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Before you celebrate your fundraising success, take a moment to get real: what did it really take to meet your goal? Did you jilt your staff and volunteers, burn bridges, and destroy relationships? Does a close look reveal the devastating consequences that a poorly managed campaign can spawn? Reflecting on the reality of your campaign – and not the press-release version – can be sobering. Here are some things that your reflections could reveal.

Low participation. Only a few, less than 10% of your team, did the work. The CEO did not participate as promised and mid-campaign left for another organization. The board, while enthusiastic and almost demanding a campaign, did not give in a meaningful way and did not participate in raising funds. The few staff on your team were overworked and unclear about what they were supposed to do. At times it seemed as if everyone was doing everything, but nothing was being accomplished. Staff departed and you were too busy to make a new hire. Even though your campaign was staff-driven: no fundraising volunteers had been recruited.  You had to put on your superwoman cape and work 32 hours a day. The morale of staff and volunteers sunk to an all-time low – some swore off their allegiance to your nonprofit. No one committed to ongoing fundraising and future campaigns.

Lack of planning. The campaign launched with a declaration from leadership that “we need more funding.” But no one committed to defining what exactly you were raising money for. Goals and priorities changed by the day, seemingly on a whim, and as a result your team gave up on trying to make the case. Without a day-to-day campaign manager, staff – and your few volunteers – pursued their goals without coordinating with others. There was a campaign plan, but no one used it, deciding instead to follow their instincts and do what they were most comfortable with. There was improvisation which sometimes was very successful, but too often the lack of understanding and coordination resulted in a lot of activity and no results. Without an unexpected windfall gift, there would have been no success!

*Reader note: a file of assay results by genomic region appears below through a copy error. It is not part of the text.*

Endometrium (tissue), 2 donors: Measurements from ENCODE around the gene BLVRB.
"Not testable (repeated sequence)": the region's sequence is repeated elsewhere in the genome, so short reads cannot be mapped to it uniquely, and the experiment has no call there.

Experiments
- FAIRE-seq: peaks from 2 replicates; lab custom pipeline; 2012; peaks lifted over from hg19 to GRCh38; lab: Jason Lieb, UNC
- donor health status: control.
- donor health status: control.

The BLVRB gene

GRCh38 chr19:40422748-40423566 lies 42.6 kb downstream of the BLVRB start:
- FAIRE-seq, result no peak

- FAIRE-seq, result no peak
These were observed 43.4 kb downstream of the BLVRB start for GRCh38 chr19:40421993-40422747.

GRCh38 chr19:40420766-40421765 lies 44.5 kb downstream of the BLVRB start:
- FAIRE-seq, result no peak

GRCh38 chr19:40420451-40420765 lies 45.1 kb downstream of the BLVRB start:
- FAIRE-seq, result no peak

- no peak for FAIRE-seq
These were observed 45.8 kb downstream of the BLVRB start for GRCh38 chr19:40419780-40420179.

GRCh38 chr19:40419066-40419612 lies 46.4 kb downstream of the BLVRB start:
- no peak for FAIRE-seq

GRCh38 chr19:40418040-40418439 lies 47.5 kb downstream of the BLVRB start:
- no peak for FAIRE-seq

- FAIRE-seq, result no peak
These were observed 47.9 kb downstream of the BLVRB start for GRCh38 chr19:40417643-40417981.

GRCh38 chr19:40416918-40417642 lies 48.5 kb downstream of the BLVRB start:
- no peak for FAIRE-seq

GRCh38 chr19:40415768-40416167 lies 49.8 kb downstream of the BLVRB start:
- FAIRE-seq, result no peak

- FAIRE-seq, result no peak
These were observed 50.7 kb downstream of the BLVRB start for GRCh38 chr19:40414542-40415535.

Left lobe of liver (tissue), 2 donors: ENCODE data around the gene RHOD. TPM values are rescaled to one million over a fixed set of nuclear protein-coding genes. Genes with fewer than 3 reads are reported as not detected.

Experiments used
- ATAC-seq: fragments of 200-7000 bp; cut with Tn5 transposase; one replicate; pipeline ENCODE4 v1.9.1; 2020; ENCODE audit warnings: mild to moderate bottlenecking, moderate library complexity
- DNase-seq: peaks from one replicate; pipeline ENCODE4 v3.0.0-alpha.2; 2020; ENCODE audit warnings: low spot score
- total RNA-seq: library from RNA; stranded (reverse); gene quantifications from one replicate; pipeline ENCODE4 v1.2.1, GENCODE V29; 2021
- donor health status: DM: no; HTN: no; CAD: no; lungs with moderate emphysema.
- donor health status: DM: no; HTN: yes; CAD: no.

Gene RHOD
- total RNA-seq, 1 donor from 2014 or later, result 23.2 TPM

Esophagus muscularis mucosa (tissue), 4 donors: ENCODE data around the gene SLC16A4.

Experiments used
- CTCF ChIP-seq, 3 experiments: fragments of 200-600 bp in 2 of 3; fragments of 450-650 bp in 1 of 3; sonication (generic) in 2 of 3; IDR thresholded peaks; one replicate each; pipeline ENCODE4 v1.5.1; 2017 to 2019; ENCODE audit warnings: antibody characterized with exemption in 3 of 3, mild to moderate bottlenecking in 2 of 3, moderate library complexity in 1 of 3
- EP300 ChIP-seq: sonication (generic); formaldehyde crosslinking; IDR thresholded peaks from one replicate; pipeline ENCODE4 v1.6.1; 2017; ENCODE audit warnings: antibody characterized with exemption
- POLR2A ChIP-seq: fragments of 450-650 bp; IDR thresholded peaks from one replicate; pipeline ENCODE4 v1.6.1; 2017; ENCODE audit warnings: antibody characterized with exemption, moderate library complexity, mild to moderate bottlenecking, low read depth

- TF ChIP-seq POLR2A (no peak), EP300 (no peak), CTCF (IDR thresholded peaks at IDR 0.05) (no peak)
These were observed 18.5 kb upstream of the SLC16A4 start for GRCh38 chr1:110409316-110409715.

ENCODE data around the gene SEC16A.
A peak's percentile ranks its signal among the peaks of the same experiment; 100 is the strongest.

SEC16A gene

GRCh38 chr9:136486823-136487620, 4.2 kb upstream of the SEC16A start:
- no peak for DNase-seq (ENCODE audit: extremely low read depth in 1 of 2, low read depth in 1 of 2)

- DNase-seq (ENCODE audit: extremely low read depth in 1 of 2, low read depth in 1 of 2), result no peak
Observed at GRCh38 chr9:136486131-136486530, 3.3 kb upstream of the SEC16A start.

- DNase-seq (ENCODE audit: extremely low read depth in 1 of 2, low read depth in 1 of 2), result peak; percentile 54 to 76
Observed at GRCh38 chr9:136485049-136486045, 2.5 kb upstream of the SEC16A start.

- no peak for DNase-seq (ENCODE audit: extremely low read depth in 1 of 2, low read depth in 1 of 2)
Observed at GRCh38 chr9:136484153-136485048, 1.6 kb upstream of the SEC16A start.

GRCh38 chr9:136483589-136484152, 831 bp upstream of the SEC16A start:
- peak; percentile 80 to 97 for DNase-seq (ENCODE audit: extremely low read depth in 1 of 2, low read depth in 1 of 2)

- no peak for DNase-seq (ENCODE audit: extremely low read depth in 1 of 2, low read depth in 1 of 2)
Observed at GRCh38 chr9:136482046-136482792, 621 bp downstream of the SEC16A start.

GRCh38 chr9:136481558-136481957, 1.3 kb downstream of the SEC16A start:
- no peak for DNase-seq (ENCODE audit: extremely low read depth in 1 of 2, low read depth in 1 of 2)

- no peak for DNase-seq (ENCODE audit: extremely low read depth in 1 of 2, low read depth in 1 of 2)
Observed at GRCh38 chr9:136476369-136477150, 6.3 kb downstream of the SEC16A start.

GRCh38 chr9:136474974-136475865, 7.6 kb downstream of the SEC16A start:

Inadequate capacity and infrastructure. The campaign was launched knowing you had no capacity or infrastructure. With little or no research and no advance feedback on your proposed campaign your fundraising goals weren’t really a fit for your current donors and you didn’t know how to identify and cultivate new prospective donors. There was no budget and campaign costs went through the roof. Gifts were double and triple-counted. Vital data was never recorded and utilized as planned.

Fundraising can be expensive in so many ways. Our core belief: meeting your fundraising financial goal is only one aspect of success. Other goals include building and sustaining a team, engaging leadership, building relationships, keeping your cool, containing expenses, and uplifting everyone you come in contact with. It’s a tall order, but you’re up to it: your organization’s future depends on it.

Copyright 2024 – Mel and Pearl Shaw of Saad&Shaw – Comprehensive Fund Development Services. Let us help you plan for 2024! Video and phone conferencing services are always available. Call us at (901) 522-8727.

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